“Forosophobia” refers to the pathological fear of taxes and taxing authorities. Of course, it’s unlikely that everyone who experiences tax trepidation is “forosophobic,” but even non-phobic anxiety levels produced by the thought of owing federal or state income taxes may cause serious trouble. IRS aversion is a real problem, which commonly manifests as a complete failure to file a return. Unfortunately, the failure to file a return almost always results in even more stressful and costly consequences than a timely filing with a balance due.
Typically, when someone fails to file a tax return, federal and state taxing authorities will eventually take notice. For example, when the IRS receives information returns (like w-2 or 1099 forms) but can’t find a corresponding tax return in its systems, the IRS may begin investigating the taxpayer’s filing obligation. After appropriate notice and the requisite amount of time, if the taxpayer has not filed a return, the IRS may file one instead. This return is called a Substitute for Return (SFR). An SFR is prepared without including deductions that may otherwise have been available to the taxpayer, so taxpayers may want to “undo” an SFR by filing an original return reflecting deductions.
You can see how this quickly gets messy for anyone, but mix it all up in a bankruptcy matter and even Circuit Courts start splitting over the question: Is a Tax Return Filed After an SFR a Tax “Return” for Bankruptcy Purposes?1 Importantly, answering that question with a “no,” implicates the controversial “one day rule.” Under that rule, a debtor is precluded from obtaining a discharge of taxes in a chapter 13 bankruptcy even if the debtor filed his tax return just one day late. Here we highlight the First Circuit’s review of that question and its resulting preservation of the “one day rule.”
The facts in In Kriss v. United States (In re Kriss)2, are straightforward. Mr. Kriss failed to timely file tax returns for tax years 1997 and 2000. He also failed to pay the corresponding taxes owed.
In March of 2003, the IRS assessed tax, penalties and interest in the amount of $30,568 for tax year 1997. Similarly, and just months later, the IRS assessed tax, penalties and interest in the amount of $46,344 for tax year 2000. The IRS made these assessments using the Internal Revenue Code (IRC) §6020(b) SFR procedures. The IRS also pursued unsuccessful collection efforts.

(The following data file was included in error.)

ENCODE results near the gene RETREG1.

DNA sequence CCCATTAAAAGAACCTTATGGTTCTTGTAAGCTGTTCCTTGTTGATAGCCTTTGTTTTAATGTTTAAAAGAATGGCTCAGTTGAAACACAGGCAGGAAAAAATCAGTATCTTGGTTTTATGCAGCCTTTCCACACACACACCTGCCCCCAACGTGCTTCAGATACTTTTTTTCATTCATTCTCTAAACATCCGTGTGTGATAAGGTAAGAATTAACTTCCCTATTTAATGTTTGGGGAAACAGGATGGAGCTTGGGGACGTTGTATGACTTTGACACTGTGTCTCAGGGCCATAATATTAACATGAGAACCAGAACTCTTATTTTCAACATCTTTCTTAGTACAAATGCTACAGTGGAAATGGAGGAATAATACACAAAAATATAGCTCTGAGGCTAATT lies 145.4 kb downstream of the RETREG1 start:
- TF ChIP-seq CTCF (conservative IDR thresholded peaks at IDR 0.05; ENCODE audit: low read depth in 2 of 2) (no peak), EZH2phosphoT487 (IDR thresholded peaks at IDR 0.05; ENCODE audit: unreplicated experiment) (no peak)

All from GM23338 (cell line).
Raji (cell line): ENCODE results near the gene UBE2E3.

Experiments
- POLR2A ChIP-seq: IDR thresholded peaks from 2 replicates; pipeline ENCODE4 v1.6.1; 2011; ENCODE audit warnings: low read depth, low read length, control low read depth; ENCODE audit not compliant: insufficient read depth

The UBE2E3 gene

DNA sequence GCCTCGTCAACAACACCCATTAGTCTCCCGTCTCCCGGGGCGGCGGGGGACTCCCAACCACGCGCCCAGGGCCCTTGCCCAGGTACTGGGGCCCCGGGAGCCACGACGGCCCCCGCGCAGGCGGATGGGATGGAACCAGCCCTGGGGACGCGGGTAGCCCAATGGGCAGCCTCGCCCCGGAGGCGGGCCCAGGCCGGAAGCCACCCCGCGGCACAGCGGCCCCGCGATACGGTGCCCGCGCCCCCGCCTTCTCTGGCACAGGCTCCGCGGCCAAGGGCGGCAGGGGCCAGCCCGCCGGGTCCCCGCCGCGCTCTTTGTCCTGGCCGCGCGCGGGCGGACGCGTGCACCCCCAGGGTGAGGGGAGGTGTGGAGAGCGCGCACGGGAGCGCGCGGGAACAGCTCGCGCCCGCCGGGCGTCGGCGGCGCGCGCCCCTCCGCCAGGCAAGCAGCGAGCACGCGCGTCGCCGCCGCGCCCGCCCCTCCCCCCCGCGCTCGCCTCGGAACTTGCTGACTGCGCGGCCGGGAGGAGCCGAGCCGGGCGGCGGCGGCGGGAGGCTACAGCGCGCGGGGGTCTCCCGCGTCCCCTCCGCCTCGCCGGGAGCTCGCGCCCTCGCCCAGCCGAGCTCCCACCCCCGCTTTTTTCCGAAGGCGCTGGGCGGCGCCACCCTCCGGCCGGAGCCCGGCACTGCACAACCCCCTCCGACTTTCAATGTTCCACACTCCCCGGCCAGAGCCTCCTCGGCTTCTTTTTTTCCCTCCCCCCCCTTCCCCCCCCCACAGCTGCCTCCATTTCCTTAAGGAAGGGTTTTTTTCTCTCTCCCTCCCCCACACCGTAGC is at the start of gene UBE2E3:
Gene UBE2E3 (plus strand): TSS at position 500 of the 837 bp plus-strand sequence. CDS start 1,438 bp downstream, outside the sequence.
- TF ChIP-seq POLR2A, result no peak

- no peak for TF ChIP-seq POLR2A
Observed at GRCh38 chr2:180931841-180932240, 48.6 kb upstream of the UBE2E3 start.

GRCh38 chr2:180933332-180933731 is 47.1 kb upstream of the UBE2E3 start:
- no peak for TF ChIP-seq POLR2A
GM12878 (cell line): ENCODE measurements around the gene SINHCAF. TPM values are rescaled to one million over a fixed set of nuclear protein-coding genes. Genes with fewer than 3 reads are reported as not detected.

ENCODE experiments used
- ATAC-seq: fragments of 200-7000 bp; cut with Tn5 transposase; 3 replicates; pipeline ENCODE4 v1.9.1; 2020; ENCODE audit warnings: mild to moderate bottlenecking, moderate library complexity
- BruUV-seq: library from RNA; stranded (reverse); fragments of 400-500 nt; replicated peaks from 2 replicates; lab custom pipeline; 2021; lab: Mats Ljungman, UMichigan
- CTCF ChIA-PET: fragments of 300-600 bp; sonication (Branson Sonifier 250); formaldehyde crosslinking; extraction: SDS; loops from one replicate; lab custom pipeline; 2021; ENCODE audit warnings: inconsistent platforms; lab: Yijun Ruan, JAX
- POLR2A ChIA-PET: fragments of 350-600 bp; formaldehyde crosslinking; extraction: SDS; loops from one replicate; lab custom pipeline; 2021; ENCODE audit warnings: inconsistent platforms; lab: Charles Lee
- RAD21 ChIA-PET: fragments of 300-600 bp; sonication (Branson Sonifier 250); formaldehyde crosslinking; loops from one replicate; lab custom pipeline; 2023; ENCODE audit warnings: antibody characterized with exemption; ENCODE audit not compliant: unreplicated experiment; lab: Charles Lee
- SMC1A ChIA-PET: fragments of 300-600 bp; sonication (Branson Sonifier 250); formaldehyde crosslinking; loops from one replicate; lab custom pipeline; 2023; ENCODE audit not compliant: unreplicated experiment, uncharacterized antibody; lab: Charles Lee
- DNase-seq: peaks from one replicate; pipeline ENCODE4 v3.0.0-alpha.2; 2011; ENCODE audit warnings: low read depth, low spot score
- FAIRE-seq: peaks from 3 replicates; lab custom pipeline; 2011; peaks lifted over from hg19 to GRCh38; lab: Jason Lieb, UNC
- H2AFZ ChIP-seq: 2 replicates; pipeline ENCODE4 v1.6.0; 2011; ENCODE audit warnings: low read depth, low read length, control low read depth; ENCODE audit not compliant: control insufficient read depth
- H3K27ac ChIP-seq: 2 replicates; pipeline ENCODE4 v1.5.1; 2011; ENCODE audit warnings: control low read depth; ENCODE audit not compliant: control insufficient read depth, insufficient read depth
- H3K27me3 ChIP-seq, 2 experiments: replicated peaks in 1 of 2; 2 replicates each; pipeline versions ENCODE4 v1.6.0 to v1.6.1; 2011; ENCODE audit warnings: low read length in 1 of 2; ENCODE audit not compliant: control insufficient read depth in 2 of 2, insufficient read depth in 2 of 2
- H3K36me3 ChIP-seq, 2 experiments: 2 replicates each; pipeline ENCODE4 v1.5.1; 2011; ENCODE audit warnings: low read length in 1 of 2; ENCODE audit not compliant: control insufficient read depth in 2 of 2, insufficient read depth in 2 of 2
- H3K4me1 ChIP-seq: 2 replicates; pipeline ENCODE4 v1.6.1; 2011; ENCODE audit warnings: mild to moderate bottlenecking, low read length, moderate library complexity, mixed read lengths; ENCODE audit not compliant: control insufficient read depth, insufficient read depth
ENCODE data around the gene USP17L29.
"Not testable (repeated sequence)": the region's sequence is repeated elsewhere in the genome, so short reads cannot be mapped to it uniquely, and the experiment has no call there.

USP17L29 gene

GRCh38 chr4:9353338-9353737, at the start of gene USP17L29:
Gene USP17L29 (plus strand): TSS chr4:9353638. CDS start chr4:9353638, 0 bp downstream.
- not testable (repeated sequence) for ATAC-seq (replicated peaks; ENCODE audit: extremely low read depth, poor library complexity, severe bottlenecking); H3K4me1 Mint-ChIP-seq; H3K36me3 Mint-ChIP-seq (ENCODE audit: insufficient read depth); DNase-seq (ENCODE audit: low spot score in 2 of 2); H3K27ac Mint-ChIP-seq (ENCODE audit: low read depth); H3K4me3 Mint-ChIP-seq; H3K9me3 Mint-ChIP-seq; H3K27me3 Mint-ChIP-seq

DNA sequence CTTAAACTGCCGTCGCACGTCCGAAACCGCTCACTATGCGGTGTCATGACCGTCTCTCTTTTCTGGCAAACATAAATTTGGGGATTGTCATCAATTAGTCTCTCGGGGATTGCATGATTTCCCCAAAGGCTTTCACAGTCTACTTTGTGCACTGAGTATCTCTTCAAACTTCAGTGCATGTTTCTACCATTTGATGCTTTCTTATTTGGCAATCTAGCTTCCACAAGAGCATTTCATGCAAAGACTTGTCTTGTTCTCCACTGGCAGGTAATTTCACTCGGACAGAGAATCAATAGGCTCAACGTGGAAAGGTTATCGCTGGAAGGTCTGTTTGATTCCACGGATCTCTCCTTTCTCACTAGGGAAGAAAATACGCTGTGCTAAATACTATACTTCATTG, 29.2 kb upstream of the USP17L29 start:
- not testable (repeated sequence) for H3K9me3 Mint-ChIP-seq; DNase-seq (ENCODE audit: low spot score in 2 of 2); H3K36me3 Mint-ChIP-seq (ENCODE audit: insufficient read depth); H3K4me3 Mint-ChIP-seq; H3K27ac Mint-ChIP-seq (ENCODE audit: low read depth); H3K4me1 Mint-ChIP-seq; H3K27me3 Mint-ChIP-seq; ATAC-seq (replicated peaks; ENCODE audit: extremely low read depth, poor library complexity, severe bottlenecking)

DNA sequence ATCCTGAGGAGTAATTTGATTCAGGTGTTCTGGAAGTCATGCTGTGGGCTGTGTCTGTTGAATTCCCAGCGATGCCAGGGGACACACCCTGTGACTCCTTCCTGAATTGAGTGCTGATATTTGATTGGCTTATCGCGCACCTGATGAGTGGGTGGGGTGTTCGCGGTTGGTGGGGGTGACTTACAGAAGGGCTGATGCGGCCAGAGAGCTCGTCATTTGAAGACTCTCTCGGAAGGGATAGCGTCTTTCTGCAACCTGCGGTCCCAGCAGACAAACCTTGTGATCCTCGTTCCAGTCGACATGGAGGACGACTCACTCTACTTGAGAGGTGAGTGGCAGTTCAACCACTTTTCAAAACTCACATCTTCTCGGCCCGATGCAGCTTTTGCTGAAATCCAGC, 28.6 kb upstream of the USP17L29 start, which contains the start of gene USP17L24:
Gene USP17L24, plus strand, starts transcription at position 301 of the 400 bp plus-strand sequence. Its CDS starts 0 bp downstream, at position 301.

Eventually, in 2007, Mr. Kriss filed original Form 1040 tax returns for tax years 1997 and 2000. Mr. Kriss did not pay the liabilities owed, though. Rather, he filed a chapter 13 petition for bankruptcy. Five years later, he received a discharge that failed to include the debts to the IRS for taxes due for tax years 1997 and 2000. The district court affirmed the bankruptcy court’s ruling that the tax liabilities had not been discharged.
The First Circuit Court of Appeals ruled that Mr. Kriss’s original tax returns, which were filed after SFRs, were not returns for bankruptcy purposes; therefore, the tax liabilities arising from the delinquent returns were not eligible for discharge in a chapter 13 bankruptcy. The court further noted that under the Beard test, Mr. Kriss’s facts, “even viewed most favorably to him, fall well short of plausibly qualifying as descriptions of a reasonable effort to file timely returns.”4
The court began its analysis by reviewing 11 U.S.C. §523(a)(1)(B)(i),(ii), which the court itself described as “a particularly puzzling section of the Bankruptcy Code.”5 Under that section, a discharge is not available: (1) for any tax arising from an unfiled return, or (2) for any tax for which the corresponding return is filed late and is filed within two years before the bankruptcy petition date.
After noting that the Bankruptcy Code didn’t define the term “return” until 2005, the court shared that Congress added an unenumerated subsection, stating: